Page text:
You and the supervisors at your organization may already know how to handle a sexual harassment complaint that appears genuine. But what should you do when you seriously doubt that a claim is legit?
Don’t lose your temper or tell the complaining employee that she’s wasting your time. If you do, you could end up shooting yourself in the foot.
Best bet: Treat every case seriously and investigate all allegations. If you brush one off or, worse, threaten the employee with retaliation, you may create a lawsuit where none was possible except for your behavior.
Recent case: Michelle Hinton told that a co-worker asked her in Spanish to kiss him, touched her knee and otherwise made her uncomfortable.
At a meeting, the co-worker said he wasn’t harassing her but would stop kidding around. Management thought that was the end of it.
But Hinton obtained a copy of management’s notes of the meeting, which indicated that it thought Hinton was exaggerating her complaints. She stormed into the manager’s office and a shouting match ensured. The manager told Hinton she was “wasting their time,” was “immature” and would be written up if she didn’t stop talking about the alleged harassment.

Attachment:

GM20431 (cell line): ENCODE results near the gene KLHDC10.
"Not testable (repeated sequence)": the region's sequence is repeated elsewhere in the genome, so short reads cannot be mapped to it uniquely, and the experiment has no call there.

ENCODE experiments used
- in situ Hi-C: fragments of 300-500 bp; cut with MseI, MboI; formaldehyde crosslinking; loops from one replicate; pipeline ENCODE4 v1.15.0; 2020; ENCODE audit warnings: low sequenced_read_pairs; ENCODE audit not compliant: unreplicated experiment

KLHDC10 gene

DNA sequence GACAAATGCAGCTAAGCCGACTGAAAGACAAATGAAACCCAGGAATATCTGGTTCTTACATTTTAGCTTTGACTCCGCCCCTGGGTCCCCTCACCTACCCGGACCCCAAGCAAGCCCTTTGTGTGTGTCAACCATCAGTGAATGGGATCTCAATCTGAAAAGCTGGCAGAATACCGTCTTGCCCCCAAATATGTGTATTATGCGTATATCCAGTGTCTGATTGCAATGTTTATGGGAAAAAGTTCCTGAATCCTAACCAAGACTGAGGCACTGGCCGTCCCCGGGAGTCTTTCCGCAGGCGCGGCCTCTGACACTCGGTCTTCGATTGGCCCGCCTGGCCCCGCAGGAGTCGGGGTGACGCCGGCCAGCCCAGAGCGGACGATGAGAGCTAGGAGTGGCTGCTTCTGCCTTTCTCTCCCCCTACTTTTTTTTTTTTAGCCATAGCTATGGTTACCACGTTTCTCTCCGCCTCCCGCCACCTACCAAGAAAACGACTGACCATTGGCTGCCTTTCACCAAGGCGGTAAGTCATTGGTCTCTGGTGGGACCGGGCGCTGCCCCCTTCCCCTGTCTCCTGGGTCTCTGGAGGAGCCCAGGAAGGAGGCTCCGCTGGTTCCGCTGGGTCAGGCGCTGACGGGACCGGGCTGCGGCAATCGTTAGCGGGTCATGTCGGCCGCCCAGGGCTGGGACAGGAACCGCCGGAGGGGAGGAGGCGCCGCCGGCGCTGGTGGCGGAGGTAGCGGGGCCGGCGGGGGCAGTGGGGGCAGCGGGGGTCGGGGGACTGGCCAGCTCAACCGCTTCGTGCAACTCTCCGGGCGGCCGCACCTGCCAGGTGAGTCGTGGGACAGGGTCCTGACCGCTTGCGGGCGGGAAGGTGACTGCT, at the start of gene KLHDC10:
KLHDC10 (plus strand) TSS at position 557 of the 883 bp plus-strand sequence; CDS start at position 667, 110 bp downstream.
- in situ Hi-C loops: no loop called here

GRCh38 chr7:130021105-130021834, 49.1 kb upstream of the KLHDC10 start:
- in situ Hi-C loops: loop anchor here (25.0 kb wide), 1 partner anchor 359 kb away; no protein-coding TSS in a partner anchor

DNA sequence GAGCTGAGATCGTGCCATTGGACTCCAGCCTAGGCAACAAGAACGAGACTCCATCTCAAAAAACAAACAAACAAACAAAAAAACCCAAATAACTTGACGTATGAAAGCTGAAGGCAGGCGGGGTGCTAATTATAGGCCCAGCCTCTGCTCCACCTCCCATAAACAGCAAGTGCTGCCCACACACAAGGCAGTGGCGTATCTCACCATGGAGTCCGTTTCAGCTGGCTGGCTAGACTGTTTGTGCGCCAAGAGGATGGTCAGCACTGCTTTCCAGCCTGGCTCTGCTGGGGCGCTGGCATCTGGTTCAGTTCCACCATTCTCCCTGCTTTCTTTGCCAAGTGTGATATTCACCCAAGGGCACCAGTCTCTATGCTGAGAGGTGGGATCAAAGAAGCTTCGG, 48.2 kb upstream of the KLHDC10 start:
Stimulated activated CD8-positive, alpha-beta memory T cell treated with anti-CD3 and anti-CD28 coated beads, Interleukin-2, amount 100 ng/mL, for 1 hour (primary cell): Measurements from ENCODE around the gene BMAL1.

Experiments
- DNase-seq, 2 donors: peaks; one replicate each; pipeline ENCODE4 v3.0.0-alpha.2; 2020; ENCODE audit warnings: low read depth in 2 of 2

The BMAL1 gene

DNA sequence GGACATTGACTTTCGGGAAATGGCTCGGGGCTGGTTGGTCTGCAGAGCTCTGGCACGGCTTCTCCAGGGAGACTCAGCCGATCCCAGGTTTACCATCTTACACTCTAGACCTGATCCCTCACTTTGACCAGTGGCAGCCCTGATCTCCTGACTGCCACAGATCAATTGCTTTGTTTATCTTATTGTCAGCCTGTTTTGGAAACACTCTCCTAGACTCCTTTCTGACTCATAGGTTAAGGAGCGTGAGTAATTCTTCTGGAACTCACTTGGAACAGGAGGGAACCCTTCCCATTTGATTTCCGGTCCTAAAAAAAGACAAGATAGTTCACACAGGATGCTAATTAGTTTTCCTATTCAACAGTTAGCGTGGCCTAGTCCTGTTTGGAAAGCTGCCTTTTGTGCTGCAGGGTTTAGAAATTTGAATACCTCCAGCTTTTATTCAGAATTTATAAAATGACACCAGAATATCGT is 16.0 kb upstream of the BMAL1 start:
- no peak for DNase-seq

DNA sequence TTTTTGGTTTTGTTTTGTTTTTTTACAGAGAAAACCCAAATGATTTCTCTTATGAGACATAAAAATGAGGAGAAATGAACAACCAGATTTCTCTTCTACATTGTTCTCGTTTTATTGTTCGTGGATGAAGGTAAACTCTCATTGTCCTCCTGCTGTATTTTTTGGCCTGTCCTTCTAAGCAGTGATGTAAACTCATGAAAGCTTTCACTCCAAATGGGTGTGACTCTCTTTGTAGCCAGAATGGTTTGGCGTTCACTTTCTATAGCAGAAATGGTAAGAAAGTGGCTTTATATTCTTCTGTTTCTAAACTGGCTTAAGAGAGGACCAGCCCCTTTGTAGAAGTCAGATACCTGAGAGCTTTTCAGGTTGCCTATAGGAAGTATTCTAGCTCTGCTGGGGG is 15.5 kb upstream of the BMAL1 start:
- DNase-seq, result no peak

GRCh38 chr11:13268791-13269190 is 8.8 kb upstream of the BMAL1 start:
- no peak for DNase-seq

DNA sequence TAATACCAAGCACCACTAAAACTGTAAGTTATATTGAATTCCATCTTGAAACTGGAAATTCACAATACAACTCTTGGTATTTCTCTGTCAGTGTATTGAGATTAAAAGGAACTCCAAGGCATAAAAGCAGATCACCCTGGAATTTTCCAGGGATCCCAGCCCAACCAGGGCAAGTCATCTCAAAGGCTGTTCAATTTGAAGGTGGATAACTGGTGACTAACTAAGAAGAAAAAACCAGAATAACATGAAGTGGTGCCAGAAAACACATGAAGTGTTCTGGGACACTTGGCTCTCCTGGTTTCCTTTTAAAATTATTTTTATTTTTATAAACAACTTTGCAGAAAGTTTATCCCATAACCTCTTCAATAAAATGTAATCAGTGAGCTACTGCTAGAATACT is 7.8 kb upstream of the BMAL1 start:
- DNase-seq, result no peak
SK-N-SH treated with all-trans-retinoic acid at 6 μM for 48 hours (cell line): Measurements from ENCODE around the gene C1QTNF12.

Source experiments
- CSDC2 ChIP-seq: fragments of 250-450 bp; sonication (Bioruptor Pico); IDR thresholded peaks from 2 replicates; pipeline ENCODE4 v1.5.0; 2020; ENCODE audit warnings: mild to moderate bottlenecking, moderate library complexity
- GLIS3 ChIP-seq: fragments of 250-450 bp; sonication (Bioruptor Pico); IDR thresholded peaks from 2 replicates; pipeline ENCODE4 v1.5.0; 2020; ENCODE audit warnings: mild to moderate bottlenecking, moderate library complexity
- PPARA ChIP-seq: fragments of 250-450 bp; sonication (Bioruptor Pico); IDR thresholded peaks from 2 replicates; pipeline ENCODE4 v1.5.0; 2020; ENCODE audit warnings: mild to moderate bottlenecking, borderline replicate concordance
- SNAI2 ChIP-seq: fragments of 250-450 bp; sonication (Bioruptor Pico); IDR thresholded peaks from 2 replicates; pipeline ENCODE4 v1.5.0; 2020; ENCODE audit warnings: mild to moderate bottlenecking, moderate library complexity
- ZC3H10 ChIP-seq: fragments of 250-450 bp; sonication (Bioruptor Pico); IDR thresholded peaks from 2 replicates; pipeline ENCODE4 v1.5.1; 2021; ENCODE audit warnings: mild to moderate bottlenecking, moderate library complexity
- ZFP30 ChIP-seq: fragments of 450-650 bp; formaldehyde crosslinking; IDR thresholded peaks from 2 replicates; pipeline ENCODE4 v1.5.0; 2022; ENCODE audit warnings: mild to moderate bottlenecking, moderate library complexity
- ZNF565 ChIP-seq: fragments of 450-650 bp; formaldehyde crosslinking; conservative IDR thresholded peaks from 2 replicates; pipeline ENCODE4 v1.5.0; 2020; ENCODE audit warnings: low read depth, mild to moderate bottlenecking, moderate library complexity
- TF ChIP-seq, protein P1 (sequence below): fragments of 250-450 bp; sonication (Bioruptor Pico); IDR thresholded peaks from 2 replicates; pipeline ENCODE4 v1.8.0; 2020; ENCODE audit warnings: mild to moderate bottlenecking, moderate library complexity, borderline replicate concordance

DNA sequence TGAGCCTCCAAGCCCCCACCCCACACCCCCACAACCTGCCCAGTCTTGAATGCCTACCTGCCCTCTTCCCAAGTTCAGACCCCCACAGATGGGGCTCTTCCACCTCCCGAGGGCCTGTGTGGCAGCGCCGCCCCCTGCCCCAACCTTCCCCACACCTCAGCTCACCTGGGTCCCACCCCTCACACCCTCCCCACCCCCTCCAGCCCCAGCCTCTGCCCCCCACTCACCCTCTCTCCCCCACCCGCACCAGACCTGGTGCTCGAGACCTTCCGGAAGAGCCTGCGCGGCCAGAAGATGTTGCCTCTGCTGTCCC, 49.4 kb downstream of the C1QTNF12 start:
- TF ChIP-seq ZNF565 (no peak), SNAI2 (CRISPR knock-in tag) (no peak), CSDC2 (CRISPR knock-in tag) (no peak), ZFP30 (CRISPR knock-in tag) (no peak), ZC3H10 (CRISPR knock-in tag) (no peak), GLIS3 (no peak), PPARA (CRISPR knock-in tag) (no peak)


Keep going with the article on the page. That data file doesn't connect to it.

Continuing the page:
Hinton talked to an attorney, who faxed a complaint alleging harassment and retaliation to the state job-bias agency, with a copy to her employer. When Hinton returned to work, they immediately fired her.
At trial, she dropped her sexual harassment claim, and a jury awarded her $10,000 in back pay on the retaliation claim. (Hinton v. Supervision International, No. 5D05-2522, Court of Appeals of Florida, Fifth District, 2006)
Final tip: Had the company simply handled the case calmly, it would have gone away. Hinton didn’t have a sexual harassment case, but the company ended up creating a retaliation case.